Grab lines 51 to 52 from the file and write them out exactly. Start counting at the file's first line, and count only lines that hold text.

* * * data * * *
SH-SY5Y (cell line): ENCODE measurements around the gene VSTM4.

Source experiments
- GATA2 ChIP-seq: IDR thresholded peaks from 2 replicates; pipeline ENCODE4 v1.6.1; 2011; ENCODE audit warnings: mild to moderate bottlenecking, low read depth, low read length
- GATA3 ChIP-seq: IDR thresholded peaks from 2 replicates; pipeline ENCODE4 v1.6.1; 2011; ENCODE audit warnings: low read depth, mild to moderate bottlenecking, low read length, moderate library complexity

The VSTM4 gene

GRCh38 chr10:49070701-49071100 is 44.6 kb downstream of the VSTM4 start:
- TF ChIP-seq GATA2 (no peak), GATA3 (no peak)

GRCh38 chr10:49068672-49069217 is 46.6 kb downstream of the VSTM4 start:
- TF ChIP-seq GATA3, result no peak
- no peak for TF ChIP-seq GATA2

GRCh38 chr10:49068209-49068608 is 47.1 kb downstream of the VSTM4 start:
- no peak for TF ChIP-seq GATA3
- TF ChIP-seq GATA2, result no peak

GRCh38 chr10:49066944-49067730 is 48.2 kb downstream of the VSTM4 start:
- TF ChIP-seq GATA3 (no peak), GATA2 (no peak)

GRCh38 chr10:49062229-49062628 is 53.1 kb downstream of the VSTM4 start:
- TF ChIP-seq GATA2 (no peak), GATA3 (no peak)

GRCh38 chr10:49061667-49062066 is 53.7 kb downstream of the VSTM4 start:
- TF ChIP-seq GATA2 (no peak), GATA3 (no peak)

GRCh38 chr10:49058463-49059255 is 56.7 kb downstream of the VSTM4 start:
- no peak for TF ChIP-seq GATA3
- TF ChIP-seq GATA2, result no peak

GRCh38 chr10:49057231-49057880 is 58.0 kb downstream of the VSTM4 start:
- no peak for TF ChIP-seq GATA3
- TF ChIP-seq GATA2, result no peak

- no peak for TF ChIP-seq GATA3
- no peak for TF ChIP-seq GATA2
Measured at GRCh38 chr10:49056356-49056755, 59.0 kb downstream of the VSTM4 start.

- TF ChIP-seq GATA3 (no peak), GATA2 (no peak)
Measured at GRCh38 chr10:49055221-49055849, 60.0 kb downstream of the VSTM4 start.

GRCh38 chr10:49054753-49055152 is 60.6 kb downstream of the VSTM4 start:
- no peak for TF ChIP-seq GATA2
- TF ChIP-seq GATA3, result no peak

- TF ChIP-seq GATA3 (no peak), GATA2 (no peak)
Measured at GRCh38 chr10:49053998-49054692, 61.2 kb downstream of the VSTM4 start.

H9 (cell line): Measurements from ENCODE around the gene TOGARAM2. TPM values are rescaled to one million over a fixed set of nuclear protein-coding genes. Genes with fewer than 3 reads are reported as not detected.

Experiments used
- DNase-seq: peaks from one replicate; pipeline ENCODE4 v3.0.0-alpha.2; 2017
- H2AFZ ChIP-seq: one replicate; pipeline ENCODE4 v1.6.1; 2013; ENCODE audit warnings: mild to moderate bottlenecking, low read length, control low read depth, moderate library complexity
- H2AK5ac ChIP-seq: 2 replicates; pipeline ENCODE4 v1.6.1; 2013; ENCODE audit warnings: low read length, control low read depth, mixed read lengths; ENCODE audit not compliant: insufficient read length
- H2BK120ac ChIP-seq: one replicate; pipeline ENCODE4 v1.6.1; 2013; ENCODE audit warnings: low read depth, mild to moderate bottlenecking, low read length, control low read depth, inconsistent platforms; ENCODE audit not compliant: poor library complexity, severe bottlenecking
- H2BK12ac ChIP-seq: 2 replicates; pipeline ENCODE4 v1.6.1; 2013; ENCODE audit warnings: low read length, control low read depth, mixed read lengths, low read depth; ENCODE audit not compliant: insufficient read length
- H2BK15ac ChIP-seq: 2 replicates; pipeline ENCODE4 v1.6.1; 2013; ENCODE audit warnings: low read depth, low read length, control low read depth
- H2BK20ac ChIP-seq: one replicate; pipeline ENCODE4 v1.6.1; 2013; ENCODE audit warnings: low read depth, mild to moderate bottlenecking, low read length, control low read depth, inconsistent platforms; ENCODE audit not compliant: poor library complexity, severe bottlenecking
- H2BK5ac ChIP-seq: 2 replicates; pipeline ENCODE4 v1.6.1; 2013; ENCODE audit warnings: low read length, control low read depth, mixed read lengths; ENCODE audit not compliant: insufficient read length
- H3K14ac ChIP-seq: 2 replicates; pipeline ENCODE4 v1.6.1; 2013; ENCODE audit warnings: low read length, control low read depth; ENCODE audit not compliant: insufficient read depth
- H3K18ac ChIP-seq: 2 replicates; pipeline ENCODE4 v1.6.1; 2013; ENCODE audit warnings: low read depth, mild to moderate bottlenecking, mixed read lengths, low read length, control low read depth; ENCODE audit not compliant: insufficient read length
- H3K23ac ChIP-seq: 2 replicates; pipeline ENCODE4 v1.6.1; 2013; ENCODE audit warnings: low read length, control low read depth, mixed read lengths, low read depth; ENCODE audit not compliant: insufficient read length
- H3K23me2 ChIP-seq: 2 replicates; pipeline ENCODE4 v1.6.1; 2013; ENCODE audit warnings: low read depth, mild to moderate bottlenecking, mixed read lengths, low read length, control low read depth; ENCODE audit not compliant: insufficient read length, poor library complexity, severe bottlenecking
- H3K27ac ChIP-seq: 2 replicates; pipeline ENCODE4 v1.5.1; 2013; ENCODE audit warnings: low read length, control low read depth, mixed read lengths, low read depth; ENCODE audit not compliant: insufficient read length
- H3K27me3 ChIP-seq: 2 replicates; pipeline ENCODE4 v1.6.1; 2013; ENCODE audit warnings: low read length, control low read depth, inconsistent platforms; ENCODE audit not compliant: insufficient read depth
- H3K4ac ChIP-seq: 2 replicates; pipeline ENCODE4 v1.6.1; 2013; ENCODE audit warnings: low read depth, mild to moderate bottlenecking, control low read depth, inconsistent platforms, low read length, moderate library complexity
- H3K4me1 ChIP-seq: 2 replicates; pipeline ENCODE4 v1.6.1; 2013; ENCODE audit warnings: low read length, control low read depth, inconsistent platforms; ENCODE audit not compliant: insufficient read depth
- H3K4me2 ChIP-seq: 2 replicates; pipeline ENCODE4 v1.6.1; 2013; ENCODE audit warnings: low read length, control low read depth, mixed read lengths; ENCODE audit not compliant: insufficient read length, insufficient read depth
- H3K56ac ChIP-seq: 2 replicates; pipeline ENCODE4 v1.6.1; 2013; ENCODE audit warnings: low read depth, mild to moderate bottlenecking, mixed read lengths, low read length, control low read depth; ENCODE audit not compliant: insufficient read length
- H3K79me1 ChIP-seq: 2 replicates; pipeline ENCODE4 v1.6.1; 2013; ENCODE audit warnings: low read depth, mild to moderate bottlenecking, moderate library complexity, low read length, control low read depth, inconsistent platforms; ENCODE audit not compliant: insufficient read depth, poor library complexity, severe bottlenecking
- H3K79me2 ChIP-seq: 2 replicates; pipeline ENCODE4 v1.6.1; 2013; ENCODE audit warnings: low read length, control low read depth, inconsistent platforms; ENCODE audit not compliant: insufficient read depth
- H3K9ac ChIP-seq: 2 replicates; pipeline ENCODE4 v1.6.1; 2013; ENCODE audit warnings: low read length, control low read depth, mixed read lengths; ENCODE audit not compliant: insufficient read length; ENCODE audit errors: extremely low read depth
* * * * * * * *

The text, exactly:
- H3K27me3 ChIP-seq: 2 replicates; pipeline ENCODE4 v1.6.1; 2013; ENCODE audit warnings: low read length, control low read depth, inconsistent platforms; ENCODE audit not compliant: insufficient read depth
- H3K4ac ChIP-seq: 2 replicates; pipeline ENCODE4 v1.6.1; 2013; ENCODE audit warnings: low read depth, mild to moderate bottlenecking, control low read depth, inconsistent platforms, low read length, moderate library complexity